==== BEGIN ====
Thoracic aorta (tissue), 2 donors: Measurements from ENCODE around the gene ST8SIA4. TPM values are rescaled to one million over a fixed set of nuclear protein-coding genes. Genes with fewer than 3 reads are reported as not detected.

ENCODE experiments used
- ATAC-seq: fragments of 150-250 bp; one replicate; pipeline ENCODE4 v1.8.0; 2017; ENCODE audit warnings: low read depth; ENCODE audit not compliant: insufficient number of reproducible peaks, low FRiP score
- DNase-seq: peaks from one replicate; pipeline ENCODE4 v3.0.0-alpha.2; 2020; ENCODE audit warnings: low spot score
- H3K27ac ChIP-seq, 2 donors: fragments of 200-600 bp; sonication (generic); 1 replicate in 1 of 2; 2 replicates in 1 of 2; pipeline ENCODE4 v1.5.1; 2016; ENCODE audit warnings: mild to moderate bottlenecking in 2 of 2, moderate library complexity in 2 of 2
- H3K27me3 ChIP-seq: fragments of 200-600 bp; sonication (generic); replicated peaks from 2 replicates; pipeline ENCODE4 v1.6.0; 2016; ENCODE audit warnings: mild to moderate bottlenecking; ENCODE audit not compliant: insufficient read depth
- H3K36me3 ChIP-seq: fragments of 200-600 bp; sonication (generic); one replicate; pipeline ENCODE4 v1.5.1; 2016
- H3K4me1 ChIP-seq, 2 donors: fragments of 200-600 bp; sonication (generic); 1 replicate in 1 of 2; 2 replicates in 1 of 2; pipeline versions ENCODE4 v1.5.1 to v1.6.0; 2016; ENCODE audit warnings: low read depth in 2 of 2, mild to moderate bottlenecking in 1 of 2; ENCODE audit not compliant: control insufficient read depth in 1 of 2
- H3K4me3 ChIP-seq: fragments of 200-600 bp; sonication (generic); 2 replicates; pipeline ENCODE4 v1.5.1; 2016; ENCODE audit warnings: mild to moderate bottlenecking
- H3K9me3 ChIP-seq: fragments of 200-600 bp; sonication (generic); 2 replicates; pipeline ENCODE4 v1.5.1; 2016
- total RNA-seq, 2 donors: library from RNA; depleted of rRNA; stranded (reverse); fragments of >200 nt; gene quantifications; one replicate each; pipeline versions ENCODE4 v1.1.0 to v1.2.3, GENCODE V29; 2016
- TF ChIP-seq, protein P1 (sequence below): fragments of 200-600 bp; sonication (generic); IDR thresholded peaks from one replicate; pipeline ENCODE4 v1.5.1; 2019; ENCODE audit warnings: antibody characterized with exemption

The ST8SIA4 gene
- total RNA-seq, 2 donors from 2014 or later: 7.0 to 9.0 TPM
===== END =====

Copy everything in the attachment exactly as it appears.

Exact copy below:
Thoracic aorta (tissue), 2 donors: Measurements from ENCODE around the gene ST8SIA4. TPM values are rescaled to one million over a fixed set of nuclear protein-coding genes. Genes with fewer than 3 reads are reported as not detected.

ENCODE experiments used
- ATAC-seq: fragments of 150-250 bp; one replicate; pipeline ENCODE4 v1.8.0; 2017; ENCODE audit warnings: low read depth; ENCODE audit not compliant: insufficient number of reproducible peaks, low FRiP score
- DNase-seq: peaks from one replicate; pipeline ENCODE4 v3.0.0-alpha.2; 2020; ENCODE audit warnings: low spot score
- H3K27ac ChIP-seq, 2 donors: fragments of 200-600 bp; sonication (generic); 1 replicate in 1 of 2; 2 replicates in 1 of 2; pipeline ENCODE4 v1.5.1; 2016; ENCODE audit warnings: mild to moderate bottlenecking in 2 of 2, moderate library complexity in 2 of 2
- H3K27me3 ChIP-seq: fragments of 200-600 bp; sonication (generic); replicated peaks from 2 replicates; pipeline ENCODE4 v1.6.0; 2016; ENCODE audit warnings: mild to moderate bottlenecking; ENCODE audit not compliant: insufficient read depth
- H3K36me3 ChIP-seq: fragments of 200-600 bp; sonication (generic); one replicate; pipeline ENCODE4 v1.5.1; 2016
- H3K4me1 ChIP-seq, 2 donors: fragments of 200-600 bp; sonication (generic); 1 replicate in 1 of 2; 2 replicates in 1 of 2; pipeline versions ENCODE4 v1.5.1 to v1.6.0; 2016; ENCODE audit warnings: low read depth in 2 of 2, mild to moderate bottlenecking in 1 of 2; ENCODE audit not compliant: control insufficient read depth in 1 of 2
- H3K4me3 ChIP-seq: fragments of 200-600 bp; sonication (generic); 2 replicates; pipeline ENCODE4 v1.5.1; 2016; ENCODE audit warnings: mild to moderate bottlenecking
- H3K9me3 ChIP-seq: fragments of 200-600 bp; sonication (generic); 2 replicates; pipeline ENCODE4 v1.5.1; 2016
- total RNA-seq, 2 donors: library from RNA; depleted of rRNA; stranded (reverse); fragments of >200 nt; gene quantifications; one replicate each; pipeline versions ENCODE4 v1.1.0 to v1.2.3, GENCODE V29; 2016
- TF ChIP-seq, protein P1 (sequence below): fragments of 200-600 bp; sonication (generic); IDR thresholded peaks from one replicate; pipeline ENCODE4 v1.5.1; 2019; ENCODE audit warnings: antibody characterized with exemption

The ST8SIA4 gene
- total RNA-seq, 2 donors from 2014 or later: 7.0 to 9.0 TPM